the part of the CEO which appear to be more easily accomplished in manager controlled


CEOs in manager controlled firms also experience lower compensation risk which

is consistent with the empirical work examining the pay of existing chief executives

(Gomez-Mejia et al., 1987; Tosi & Gomez-Mejia, 1989; 1994). It appears that when

managers control the firm, the CEO may influence compensation policy such that his or

her pay risk is reduced. Such activity weakens the link between CEO pay and firm

performance. Like the corporate strategy issue discussed previously, dual CEOs in

manager controlled firms also experience lower pay risk which is indicative of their

relative power vis a vis the board of directors. Thus, in manager controlled firms, the

successor CEO will likely receive a greater fixed pay component (i.e., have

compensation risk), particularly when the successor CEO also holds the board chair


Implications for managerial power

The effects of CEO power are not limited to the composition of the board of

directors and to corporate-level strategies. These results suggest that powerful CEOs

engage in corporate-level strategies that provide little benefit for shareholders but that

increase the size of the firm. When firm size is increased, particularly through unrelated

diversification, the chief executive tends to receive an increased level of compensation

(Finkelstein & Hambrick, 1989; Kerr & Kren, 1992). Specifically, when the predecessor

CEO was removed from office involuntarily, the successor CEO, who should have

greater discretion due to the expectations associated with the predecessor's dismissal,

increased the levels of unrelated diversification and reduced the levels of related

diversification. Thus, successor CEOs following the dismissal of their predecessor

exercise power to a greater extent than do their counterparts whose predecessors leave

voluntarily. Similarly, successor CEOs from outside the firm were found to reduce the

level of related diversification to a greater extent than inside successors. This implies

that resources were shifted to strategies that may not improve firm performance. These

results are consistent with the argument that successor CEOs from outside the firm, and

those who take over after their predecessor was forced to leave, have more power. In

addition, these results support the notion that this power is, in turn, used by the CEO to

alter the strategic direction of the firm in ways that are more favorable to the CEO and

the firm's managers than for the shareholders. As a result, the performance of firms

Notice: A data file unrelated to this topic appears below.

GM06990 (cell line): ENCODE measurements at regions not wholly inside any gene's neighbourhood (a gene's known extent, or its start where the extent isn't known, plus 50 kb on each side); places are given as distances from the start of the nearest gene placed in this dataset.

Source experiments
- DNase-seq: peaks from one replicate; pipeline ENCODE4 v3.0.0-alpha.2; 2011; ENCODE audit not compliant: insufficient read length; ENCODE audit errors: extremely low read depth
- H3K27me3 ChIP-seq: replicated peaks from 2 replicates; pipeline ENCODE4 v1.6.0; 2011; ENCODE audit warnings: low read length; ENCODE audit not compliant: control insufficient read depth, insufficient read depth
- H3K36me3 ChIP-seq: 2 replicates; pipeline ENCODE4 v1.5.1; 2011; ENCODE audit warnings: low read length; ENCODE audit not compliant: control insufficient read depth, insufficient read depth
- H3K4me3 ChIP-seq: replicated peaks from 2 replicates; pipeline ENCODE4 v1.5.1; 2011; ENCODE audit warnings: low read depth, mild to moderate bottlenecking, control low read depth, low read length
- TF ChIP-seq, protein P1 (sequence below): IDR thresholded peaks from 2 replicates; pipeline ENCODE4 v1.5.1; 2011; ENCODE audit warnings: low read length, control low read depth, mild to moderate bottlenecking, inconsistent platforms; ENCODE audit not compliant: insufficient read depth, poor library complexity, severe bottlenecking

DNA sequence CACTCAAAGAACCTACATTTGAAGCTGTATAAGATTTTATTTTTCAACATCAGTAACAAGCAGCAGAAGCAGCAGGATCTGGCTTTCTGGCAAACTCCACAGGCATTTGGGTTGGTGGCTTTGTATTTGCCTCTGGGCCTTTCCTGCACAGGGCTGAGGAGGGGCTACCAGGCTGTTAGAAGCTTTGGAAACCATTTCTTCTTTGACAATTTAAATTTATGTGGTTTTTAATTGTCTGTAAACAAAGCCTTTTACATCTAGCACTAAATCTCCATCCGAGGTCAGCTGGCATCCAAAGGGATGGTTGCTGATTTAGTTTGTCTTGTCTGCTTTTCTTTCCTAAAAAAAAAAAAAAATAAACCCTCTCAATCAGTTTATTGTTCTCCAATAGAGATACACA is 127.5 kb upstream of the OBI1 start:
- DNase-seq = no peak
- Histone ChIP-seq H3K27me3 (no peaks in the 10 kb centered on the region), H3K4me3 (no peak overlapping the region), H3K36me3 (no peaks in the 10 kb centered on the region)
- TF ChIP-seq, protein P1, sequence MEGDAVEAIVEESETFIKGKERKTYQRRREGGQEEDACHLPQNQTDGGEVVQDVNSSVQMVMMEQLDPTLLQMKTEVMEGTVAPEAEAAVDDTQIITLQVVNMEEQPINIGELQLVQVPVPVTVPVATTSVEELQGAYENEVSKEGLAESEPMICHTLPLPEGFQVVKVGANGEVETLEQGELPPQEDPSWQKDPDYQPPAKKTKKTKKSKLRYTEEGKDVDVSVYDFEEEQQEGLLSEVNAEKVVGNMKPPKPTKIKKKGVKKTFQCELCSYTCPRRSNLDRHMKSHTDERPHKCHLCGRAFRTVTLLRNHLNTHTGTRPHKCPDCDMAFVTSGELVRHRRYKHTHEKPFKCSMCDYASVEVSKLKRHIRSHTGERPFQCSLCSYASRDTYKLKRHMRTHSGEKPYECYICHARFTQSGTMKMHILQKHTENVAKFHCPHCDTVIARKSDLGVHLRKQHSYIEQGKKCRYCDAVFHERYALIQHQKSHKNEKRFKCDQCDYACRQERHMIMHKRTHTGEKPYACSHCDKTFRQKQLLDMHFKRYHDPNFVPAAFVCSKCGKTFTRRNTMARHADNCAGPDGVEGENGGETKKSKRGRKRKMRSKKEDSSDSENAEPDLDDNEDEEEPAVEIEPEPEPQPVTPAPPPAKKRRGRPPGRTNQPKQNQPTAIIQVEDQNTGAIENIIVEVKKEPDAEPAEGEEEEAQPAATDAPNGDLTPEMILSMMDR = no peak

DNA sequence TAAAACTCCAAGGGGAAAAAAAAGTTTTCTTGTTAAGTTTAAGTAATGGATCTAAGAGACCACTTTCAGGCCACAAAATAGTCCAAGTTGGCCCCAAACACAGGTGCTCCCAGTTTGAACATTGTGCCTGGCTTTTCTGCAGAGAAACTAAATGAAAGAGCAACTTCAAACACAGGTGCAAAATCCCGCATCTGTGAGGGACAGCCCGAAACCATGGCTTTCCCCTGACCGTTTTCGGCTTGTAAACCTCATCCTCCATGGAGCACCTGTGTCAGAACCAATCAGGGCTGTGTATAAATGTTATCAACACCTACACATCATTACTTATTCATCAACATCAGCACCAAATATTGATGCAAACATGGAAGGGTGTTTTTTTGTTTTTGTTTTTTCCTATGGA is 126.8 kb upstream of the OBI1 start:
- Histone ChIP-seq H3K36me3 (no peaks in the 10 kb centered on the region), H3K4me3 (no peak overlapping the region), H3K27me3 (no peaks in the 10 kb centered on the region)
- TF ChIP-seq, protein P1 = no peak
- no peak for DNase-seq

with new CEOs from outside the firm or those that dismissed the predecessor CEO is

worse than those with insider successors or that experience a voluntary succession.

The changes to the board of directors discussed in the previous sections,

especially increases in the ratio of outside directors, are associated with higher levels of

CEO pay, irrespective of whether the CEO had the dual appointment or came from

outside the firm. Of course, this study found that dual CEOs are better able to appoint

directors of their choice and as a result may be expected to have higher pay. However,

these results suggest that by appointing more outside directors to the board, a new chief

executive can increase the level of his or her pay without the dual appointment or by

coming from outside the firm. As a result, even in firms where CEO power is relatively

low, raising the proportion of outside directors would appear to benefit the CEO.

Indeed, these results are consistent with previous research which shows that higher

proportions of outside directors are associated with higher levels of CEO compensation

(O'Reilly et al., 1988; Westphal & Zajac, 1995a; 1995b).

In addition to their influence over the outsider ratio and corporate strategy, CEOs

with dual appointments have lower levels of pay risk. Like their ability to influence the

composition of the board, it appears that the dual appointment provides the chief

executive with a means to influence pay decisions independently of the board's

composition. It is possible, as suggested by the theory of human capital (Becker, 1964;

Finkelstein & Hambrick, 1989), that the reduced level of pay risk represents legitimate

recompense for the additional skills required to effectively discharge the duties of the

CEO and board chair positions. However, in the context of the other results of this

study which indicate that dual CEOs engage in strategies that are less than optimal for